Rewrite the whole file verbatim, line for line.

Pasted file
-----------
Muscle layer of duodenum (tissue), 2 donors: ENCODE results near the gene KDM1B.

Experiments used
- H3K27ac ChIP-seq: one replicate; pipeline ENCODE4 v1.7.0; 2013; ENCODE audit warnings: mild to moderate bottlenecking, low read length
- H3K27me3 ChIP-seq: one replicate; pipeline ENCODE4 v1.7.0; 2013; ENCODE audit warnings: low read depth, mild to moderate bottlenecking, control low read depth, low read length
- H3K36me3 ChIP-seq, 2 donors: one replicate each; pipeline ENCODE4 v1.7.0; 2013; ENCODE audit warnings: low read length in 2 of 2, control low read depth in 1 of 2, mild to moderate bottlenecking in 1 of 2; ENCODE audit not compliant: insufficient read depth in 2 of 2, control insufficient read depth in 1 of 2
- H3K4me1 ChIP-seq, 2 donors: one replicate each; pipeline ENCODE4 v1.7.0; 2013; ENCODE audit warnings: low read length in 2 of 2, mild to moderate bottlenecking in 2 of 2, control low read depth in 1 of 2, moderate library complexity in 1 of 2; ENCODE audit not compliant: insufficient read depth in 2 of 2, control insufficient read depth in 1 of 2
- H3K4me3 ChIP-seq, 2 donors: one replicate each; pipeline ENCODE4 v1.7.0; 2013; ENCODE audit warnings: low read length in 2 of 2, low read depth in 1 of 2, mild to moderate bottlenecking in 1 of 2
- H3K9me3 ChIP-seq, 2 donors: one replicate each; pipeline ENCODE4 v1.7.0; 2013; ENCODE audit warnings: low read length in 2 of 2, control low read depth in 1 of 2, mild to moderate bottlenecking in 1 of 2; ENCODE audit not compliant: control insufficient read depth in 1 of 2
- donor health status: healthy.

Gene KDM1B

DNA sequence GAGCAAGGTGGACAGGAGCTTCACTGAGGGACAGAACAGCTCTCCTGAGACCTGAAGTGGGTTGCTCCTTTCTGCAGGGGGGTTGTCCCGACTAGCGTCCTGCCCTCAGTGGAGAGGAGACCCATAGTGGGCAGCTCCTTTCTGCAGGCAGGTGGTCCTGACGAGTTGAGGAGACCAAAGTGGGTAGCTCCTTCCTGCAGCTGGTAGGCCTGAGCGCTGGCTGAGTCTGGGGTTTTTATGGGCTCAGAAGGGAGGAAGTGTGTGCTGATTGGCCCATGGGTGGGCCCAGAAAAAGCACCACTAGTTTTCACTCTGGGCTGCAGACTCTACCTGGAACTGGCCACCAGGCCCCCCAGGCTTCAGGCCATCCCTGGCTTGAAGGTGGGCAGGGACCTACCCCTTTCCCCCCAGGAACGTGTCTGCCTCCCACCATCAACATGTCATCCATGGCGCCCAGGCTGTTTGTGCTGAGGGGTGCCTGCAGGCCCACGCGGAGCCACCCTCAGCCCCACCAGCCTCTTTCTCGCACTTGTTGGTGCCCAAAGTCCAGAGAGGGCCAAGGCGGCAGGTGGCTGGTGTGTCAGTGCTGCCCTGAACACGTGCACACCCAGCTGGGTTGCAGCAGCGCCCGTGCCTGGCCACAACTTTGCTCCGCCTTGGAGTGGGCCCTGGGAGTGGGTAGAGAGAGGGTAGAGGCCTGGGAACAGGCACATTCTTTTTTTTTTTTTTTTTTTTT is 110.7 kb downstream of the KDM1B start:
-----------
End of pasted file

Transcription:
Muscle layer of duodenum (tissue), 2 donors: ENCODE results near the gene KDM1B.

Experiments used
- H3K27ac ChIP-seq: one replicate; pipeline ENCODE4 v1.7.0; 2013; ENCODE audit warnings: mild to moderate bottlenecking, low read length
- H3K27me3 ChIP-seq: one replicate; pipeline ENCODE4 v1.7.0; 2013; ENCODE audit warnings: low read depth, mild to moderate bottlenecking, control low read depth, low read length
- H3K36me3 ChIP-seq, 2 donors: one replicate each; pipeline ENCODE4 v1.7.0; 2013; ENCODE audit warnings: low read length in 2 of 2, control low read depth in 1 of 2, mild to moderate bottlenecking in 1 of 2; ENCODE audit not compliant: insufficient read depth in 2 of 2, control insufficient read depth in 1 of 2
- H3K4me1 ChIP-seq, 2 donors: one replicate each; pipeline ENCODE4 v1.7.0; 2013; ENCODE audit warnings: low read length in 2 of 2, mild to moderate bottlenecking in 2 of 2, control low read depth in 1 of 2, moderate library complexity in 1 of 2; ENCODE audit not compliant: insufficient read depth in 2 of 2, control insufficient read depth in 1 of 2
- H3K4me3 ChIP-seq, 2 donors: one replicate each; pipeline ENCODE4 v1.7.0; 2013; ENCODE audit warnings: low read length in 2 of 2, low read depth in 1 of 2, mild to moderate bottlenecking in 1 of 2
- H3K9me3 ChIP-seq, 2 donors: one replicate each; pipeline ENCODE4 v1.7.0; 2013; ENCODE audit warnings: low read length in 2 of 2, control low read depth in 1 of 2, mild to moderate bottlenecking in 1 of 2; ENCODE audit not compliant: control insufficient read depth in 1 of 2
- donor health status: healthy.

Gene KDM1B

DNA sequence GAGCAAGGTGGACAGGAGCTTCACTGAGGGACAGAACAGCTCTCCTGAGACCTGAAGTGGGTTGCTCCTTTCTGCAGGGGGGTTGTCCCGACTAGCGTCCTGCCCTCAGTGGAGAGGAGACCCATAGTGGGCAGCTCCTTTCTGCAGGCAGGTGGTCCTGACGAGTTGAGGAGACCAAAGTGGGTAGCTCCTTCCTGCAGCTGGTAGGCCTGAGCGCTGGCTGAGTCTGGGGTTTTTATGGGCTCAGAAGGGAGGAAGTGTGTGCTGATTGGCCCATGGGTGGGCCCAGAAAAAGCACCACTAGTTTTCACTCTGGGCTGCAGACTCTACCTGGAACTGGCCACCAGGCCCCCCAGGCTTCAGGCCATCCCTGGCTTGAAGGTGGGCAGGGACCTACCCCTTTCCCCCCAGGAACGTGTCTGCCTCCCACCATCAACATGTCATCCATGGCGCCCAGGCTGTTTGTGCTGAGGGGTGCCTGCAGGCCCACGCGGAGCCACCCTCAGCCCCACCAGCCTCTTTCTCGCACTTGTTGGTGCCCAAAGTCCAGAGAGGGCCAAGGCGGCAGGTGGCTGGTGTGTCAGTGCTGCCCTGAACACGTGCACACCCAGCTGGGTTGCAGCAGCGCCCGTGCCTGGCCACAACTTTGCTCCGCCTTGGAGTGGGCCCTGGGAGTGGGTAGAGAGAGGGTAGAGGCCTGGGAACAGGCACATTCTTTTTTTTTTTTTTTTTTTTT is 110.7 kb downstream of the KDM1B start: